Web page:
Deer Season is Coming to Indiana
By Shelley Swearingen #yourlandwoman | November 6, 2020
Indiana deer firearm hunting season is upon us. In 2020, the firearm hunting window is from November 14th to November 29th. And we’ve highlighted some key rules for hunters to stay safe and abide the law.
Acquire your license
Each deer license costs $24 for Indiana residents and $150 for non-residents. This license is valid for the harvest of one antlered deer. You can apply for your license using the Indiana Fish & Wildlife Online License System.
Only Hunt During Approved Hours
Deer hunting is allowed one-half hour before sunrise to one-half hour after sunset.
Wear Hunter Orange
For safety reasons, hunters (or anyone accompanying hunters) must wear at least one exterior piece of fluorescent orange clothing. Acceptable items include: vest, coat, jacket, coveralls, or hat. These may not be orange camouflage.
Report Sick or Deceased Wildlife & Orphaned or Injured Animals.
If wildlife is found deceased of unknown causes, you can report your findings to the Indiana Department of Natural Resources. To report roadkill on state and federal highways, contact the Indiana Department of Transportation. If you find injured or orphaned wildlife, you can reach out to a licensed wildlife rehabilitator for assistance. It’s important to make absolutely sure the animal has been abandoned before intervening. Animals rarely abandon their young. For more information on how to proceed, visit the Indiana Department of Natural Resources website.
Do Not Disturb Nests or Dens
It’s illegal to disturb the house, nest, or den of a wild animal.
This should go without saying. Always get permission before entering another landowner’s property. You could face fines, jail, and and/or legal ramifications. It’s also illegal to enter private property to retrieve downed game without permission. You can find permission forms to be signed and retained by you and the landowner HERE.
If you don’t have access to any private areas to hunt, you can find a location through Indiana’s Division of Fish & Wildlife HERE. It’s important to know that hunting regulations vary on properties and it’s safest to check with the property manager prior to hunting.
Illegal Assistance Items
The use of drones or spotlights for hunting is strictly prohibited. Infrared sensors or electronic deer calls are not allowed. Red Dot Sights are also illegal for all hunting activities.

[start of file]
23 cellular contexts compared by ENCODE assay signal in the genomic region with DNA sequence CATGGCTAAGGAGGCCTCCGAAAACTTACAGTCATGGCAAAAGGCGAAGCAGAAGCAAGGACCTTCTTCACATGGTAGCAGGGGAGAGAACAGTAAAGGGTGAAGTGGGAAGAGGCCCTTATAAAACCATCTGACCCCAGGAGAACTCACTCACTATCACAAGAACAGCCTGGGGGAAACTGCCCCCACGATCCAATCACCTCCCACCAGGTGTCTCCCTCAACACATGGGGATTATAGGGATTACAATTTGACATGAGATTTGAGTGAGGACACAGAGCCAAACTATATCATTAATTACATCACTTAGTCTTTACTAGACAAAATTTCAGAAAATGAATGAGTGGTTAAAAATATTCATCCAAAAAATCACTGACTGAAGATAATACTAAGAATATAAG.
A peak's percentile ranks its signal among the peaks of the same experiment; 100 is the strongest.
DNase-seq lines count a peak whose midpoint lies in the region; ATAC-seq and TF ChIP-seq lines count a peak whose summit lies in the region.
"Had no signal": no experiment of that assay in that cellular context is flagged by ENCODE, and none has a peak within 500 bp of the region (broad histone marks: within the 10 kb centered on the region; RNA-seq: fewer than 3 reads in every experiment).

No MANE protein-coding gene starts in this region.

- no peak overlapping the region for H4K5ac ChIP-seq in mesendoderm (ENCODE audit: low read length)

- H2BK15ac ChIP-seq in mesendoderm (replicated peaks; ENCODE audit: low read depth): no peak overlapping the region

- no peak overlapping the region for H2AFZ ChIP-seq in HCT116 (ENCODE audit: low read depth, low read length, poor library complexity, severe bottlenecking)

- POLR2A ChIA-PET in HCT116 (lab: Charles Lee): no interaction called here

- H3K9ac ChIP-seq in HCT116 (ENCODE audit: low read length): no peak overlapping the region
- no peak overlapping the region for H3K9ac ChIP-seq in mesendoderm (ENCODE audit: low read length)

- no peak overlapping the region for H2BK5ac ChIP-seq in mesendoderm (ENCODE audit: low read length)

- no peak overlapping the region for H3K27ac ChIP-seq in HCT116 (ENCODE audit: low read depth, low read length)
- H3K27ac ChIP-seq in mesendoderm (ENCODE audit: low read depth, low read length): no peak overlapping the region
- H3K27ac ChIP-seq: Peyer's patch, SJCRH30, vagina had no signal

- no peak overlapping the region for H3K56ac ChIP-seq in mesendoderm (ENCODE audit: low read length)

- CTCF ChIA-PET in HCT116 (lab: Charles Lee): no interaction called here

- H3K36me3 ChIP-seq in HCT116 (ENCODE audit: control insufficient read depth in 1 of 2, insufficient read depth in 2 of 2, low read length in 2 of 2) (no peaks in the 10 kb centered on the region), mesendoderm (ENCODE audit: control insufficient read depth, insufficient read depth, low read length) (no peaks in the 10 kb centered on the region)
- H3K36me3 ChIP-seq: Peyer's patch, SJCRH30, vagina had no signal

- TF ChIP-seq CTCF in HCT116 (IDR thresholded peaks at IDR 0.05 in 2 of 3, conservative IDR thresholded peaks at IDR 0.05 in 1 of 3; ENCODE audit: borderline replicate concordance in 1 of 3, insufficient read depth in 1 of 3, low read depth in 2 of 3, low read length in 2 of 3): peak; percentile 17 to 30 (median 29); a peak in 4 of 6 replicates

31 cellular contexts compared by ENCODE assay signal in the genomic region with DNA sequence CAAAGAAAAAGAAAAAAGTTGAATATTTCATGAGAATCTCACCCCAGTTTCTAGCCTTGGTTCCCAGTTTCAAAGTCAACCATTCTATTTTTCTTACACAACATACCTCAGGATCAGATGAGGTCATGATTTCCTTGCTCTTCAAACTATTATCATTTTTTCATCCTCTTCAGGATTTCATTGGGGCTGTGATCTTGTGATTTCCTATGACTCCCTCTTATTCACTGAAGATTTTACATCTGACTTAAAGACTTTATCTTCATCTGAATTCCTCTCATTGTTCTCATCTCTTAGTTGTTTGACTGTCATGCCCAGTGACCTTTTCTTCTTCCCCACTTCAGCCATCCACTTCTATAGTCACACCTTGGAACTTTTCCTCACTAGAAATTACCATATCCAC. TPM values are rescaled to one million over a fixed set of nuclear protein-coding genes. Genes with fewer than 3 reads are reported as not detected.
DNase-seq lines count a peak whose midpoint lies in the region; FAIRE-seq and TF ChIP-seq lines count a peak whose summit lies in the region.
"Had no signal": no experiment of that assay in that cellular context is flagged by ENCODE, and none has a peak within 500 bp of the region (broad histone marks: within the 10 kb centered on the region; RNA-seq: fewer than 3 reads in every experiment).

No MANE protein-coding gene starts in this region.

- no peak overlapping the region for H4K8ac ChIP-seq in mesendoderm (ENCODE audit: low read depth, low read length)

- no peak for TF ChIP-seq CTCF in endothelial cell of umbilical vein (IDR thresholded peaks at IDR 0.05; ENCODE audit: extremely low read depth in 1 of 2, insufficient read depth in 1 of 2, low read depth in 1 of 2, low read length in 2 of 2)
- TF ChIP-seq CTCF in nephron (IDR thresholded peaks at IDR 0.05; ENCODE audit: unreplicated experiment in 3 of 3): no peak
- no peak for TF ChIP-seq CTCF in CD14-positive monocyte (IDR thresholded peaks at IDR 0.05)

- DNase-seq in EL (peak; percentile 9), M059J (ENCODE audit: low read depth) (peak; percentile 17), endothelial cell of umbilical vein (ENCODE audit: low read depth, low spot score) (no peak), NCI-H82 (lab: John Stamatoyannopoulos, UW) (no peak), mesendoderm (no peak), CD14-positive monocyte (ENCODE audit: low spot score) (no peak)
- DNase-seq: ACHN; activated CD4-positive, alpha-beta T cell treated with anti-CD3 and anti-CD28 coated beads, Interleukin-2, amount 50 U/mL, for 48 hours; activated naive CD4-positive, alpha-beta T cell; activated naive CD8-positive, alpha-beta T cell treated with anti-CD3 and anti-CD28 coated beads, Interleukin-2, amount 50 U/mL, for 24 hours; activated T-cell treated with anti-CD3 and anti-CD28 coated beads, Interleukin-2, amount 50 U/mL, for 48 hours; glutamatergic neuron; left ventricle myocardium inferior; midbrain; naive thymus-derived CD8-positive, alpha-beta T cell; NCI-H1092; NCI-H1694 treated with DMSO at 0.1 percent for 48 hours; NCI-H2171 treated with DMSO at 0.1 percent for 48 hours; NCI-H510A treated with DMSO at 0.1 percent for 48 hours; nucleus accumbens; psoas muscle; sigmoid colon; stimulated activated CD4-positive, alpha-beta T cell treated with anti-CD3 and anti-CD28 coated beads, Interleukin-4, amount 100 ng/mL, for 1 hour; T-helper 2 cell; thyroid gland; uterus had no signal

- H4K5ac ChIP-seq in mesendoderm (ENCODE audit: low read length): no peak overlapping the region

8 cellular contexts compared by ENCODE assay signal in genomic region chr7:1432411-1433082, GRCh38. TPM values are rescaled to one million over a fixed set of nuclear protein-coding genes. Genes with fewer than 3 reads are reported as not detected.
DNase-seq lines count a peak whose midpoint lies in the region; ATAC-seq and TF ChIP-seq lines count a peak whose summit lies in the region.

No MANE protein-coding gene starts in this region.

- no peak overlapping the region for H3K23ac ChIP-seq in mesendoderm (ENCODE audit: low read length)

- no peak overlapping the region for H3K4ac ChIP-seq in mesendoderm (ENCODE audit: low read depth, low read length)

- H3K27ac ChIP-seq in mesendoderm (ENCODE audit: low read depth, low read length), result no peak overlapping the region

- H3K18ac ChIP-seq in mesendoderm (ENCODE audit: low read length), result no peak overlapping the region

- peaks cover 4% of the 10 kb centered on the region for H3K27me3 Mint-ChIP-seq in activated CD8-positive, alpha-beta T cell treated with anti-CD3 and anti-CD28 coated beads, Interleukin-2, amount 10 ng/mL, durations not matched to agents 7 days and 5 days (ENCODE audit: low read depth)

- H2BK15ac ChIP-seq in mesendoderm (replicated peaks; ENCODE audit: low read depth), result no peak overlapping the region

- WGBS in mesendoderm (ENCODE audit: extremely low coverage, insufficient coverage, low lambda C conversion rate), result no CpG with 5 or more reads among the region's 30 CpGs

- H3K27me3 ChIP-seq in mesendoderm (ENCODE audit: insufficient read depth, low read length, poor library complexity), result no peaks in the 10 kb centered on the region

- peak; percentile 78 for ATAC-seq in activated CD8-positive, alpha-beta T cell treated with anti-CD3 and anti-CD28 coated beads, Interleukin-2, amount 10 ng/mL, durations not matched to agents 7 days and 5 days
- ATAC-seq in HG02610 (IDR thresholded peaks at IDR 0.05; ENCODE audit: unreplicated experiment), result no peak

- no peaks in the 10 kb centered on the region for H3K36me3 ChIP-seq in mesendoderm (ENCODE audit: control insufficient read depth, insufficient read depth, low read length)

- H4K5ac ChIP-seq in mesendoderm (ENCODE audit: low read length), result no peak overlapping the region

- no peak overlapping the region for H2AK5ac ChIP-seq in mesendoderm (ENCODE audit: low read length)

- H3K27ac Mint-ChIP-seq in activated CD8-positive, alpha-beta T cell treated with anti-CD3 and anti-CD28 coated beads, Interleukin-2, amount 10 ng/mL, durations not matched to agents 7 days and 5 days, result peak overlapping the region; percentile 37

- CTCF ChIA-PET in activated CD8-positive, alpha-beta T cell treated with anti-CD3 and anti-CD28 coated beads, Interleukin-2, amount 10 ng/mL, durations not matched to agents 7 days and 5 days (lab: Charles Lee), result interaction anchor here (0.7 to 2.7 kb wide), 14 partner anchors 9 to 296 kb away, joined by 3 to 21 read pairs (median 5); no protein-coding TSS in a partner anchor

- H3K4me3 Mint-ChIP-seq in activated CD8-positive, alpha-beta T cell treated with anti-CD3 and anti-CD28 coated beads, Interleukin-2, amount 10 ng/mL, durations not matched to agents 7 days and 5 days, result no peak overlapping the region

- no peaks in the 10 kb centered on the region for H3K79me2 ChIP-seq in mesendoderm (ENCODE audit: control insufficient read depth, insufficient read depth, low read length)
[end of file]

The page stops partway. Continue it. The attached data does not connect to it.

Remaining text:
No Bait Allowed
Hunters may not use bait, salt, snares, or a domesticated animal (dogs) to hunt deer. Leashed dogs may be used to track and locate the deer after the kill, but cannot be used to hunt and take the deer down.
Use Caution if Hunting from a Tree Stand
Of the hunting accidents filed by DNR law enforcement over the past five years, 60% involved tree stand accidents. It’s very important to use caution when hunting from a tree stand. Always use a harness and make sure the harness is properly connected to a safety line. Before the hunt, become familiar with the equipment and be sure to select the right tree for your stand. In case of accident, it’s important that someone know the general area where you will be to ease the burden of locating you in the event of an accident.
Always Retrieve Your Kill
You must make a reasonable attempt to retrieve what you kill or injure. The only exception is if the animal wanders onto private property that you do not have permission to enter. This is why scouting and preparation are so very important. You should be familiar with the land you are hunting on or be accompanied by someone who is. If the animal does wander onto private property, do your best to reach out to the property owner to acquire permission to receive the animal.
Tag & Register Your Deer
Immediately after killing a deer, the hunter is required to fill out a temporary tag. This tag must contain the hunter’s name, address, and license number. The temporary tag must also contain the name of the hunter that took possession of the deer, the date of the kill, and the sex of the deer. The deer carcass must stay within sight of the hunter unless the temporary tax is attached to the carcass.
Harvested deer must be registered within 48 hours. This can be done by: entering the information online at checkINgame.dnr.IN.gov, calling 1-800-419-1326, or a licensed retailer or check station can enter the information for you.
Follow the Law
Violating the law can result in fines and criminal charges. Law enforcement can also seize vehicles and equipment in the event you are found to be engaging in illegal activities. If you’re unsure of the law, it’s always best to doublecheck beforehand.
Purchasing Recreational Land | Buy Wooded Property or Hunting Land
If you’re searching for your own piece of hunter’s heaven, the brokers & auctioneers at Geswein Farm & Land are the area’s experts in recreational land sales. Since 1977, we’ve been helping hunters, conservationists, nature observers, and wildlife enthusiasts buy & sell wooded land and hunting property. We use trail cams to gauge the wildlife activity level for potential buyers and being outdoorsmen ourselves – we understand the importance of connecting with nature. If you’re interested to know the value of your land or are seeking hunting ground of your own, reach out to #yourlandman, Johnny Klemme.
Contact Johnny Klemme at (765) 427 -1619 or email@example.com
To view this year’s Indiana Hunting & Trapping Guide, Follow the link below:http://www.eregulations.com/wp-content/uploads/2020/08/20INHD-LR.pdf
Information has been gathered from sources deemed reliable but not guaranteed and is subject to change without notice. The information contained in this site is provided for informational purposes only, and should not be construed as advice on any subject matter. You should not act or refrain from acting on the basis of any content included in this site without seeking legal or other professional advice.